Philosophy has been widely used by numerous scientists in an attempt to explain commonly occurring phenomena. In this regard, numerous theorists have proposed suitable methodologies that can be applied in the realm of philosophy. One area that has received major focus is the division on philosophy of the mind. Famous theorists such as Bertrand Russell have provided interesting perspectives regarding philosophical analysis. The identity theory of the mind can be used to provide explanations to justify the human thinking process relative to the actions they exhibit. Other theories also come into play such as reductive realism and Wittgenstein’s philosophical underpinning.
The identity theory of the mind suggests that there are clear similarities between the process of the mind and those of the brain. To bring this clearly into focus issues regarding the application of the identity theory of the mind, it is necessary to consider the nature of the theory, phenomenal properties, causal elements, functionality factors, and the aspect regarding human consciousness (Smart, 2011). In reference to the nature of identity theory, there is definite involvement of the human sensual factors. Smart (2011) makes reference to Ryle’s concept of behaviorism by suggesting that the nature of identity theory borders on elements of sensation, imager, and consciousness. This implies that how the human mind interprets a particular concept is solely based on the perception it has an individual based on their sensual perception.
To illustrate the nature of identity theory of the mind, one would pose the following question: Is lightning just a bright light or a discharge of electrons from the sky? The interpretation of this question will entirely depend upon the respondent’s disposition with regard to knowledge and human action. Whenever lightning takes place and it is accompanied by the physical transmission of light and thunderous sound, the first reaction is normally directed towards the physical attribute of lightning, which is the flash of white bright white light. Hence, in most situations, the mind will seldom think about the actual transmission of an electrical signal in the form of electrons. This is partly driven by the tendency of the mind to interpret create an imagery of what is happening based on the vivid elements that are received from the event at that specific time. According to Smart (2011), one’s sensation and recognized awareness are separate manifestations of the human nature; hence, following Hume’s principle, it may not be possible to delineate one from the other. Nevertheless, in real life the mind seems to treat the two factors as separate entities. For example, the first reaction of a lightning is to look for shelter, which is normally driven by the fear generated from the thunderous effect of sound that follows afterwards.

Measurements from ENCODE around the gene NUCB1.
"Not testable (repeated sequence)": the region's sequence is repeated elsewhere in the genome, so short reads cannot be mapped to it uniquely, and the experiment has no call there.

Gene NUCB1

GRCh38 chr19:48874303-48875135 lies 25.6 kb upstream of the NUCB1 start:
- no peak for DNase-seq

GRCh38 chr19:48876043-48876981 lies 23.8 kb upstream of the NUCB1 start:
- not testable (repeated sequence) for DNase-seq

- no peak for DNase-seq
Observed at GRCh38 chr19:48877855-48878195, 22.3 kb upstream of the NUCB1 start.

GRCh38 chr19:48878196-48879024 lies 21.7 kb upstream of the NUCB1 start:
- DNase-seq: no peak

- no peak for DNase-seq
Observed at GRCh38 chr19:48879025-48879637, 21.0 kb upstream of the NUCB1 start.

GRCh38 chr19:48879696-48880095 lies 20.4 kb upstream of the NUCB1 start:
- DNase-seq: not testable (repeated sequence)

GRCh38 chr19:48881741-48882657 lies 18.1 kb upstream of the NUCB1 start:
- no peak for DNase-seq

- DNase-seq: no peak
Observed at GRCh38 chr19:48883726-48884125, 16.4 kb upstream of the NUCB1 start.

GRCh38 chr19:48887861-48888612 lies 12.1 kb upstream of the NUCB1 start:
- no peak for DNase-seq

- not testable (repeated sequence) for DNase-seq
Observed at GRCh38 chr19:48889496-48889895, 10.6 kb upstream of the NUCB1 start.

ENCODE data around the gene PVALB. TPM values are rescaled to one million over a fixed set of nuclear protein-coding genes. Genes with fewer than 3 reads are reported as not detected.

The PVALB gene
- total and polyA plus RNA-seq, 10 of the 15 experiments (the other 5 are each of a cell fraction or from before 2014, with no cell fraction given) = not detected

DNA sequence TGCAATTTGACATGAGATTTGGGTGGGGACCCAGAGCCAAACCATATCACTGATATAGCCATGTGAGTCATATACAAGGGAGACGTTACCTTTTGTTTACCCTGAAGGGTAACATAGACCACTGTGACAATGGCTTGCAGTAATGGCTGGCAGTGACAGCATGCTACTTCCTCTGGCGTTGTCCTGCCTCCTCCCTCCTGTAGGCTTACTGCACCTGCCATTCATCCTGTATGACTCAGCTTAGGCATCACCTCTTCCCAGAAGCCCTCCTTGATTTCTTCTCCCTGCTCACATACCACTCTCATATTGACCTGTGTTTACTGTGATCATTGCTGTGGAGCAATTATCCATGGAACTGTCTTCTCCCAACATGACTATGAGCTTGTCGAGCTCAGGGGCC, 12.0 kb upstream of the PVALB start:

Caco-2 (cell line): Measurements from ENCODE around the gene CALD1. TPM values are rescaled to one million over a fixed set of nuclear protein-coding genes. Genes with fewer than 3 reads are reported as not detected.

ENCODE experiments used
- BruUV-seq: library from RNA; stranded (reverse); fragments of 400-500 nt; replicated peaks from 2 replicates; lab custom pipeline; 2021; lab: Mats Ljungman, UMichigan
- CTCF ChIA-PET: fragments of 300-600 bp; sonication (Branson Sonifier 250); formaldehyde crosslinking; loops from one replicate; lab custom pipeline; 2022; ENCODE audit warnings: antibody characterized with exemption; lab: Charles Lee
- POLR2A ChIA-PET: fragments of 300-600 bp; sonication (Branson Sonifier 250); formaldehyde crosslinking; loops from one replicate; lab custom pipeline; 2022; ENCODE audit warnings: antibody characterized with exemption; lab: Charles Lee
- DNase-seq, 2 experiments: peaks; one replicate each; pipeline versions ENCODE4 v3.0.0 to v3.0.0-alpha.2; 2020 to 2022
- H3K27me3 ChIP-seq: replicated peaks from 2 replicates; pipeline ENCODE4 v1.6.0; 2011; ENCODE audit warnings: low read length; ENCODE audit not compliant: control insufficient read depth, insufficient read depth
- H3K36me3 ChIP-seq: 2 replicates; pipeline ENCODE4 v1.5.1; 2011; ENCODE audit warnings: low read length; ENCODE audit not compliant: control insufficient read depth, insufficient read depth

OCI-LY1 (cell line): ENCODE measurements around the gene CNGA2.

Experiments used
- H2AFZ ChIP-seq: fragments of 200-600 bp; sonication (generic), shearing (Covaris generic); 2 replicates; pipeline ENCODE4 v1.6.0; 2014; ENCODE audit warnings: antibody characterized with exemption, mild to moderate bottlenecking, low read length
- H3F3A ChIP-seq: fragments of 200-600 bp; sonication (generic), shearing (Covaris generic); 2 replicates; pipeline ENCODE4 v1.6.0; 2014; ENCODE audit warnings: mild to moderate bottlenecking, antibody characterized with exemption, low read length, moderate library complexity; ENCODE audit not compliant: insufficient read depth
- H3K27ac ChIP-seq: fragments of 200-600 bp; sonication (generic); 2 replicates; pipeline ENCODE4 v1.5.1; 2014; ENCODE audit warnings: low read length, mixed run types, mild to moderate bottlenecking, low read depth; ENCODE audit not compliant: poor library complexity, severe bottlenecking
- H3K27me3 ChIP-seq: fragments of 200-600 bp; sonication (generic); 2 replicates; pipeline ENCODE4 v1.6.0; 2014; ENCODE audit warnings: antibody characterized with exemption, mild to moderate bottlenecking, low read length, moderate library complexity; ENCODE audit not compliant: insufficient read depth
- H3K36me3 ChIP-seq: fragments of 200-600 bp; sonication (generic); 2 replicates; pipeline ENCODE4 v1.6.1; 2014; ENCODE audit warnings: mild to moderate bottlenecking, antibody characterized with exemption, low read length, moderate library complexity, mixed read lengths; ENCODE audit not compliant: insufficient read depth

Indeed, from this interpretation we can also take into account the concept of eliminative realism, which proposes that the human mind does not necessarily take into account imagery, consciousness, or physical sensations. This seems to suggest that these elements are nonexistent, which implies that they are virtual or replaceable aspects. However, are they really replaceable taking into account the connection between the mental and biological functions? Therefore, it means that there is a major conditioning role played by previous experiences, which also shape the way the human mind perceives certain events.